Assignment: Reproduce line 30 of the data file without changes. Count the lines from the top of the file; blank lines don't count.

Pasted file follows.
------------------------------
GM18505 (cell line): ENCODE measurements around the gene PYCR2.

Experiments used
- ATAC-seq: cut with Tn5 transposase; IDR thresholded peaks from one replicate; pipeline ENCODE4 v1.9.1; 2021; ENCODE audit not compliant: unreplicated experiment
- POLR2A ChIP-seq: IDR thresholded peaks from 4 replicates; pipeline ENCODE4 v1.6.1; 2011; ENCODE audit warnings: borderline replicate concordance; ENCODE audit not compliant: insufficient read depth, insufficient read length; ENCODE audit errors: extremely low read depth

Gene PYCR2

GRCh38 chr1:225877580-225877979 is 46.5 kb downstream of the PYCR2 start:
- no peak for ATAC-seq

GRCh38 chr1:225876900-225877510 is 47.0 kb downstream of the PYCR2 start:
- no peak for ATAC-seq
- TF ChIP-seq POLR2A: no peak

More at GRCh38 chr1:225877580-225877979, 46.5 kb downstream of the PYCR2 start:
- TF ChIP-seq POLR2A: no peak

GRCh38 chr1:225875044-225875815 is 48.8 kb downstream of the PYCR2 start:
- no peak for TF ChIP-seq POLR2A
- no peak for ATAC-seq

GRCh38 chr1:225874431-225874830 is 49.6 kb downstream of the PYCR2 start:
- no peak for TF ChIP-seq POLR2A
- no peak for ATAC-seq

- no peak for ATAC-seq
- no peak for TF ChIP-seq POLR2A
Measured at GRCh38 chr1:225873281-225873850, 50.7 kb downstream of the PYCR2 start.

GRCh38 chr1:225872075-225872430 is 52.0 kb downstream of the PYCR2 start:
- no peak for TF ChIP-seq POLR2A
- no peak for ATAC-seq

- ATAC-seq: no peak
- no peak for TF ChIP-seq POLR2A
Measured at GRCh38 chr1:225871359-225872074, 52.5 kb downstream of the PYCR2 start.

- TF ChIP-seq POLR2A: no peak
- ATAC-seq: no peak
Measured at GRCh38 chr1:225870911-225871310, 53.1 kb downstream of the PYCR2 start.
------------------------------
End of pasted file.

Measured at GRCh38 chr1:225870911-225871310, 53.1 kb downstream of the PYCR2 start.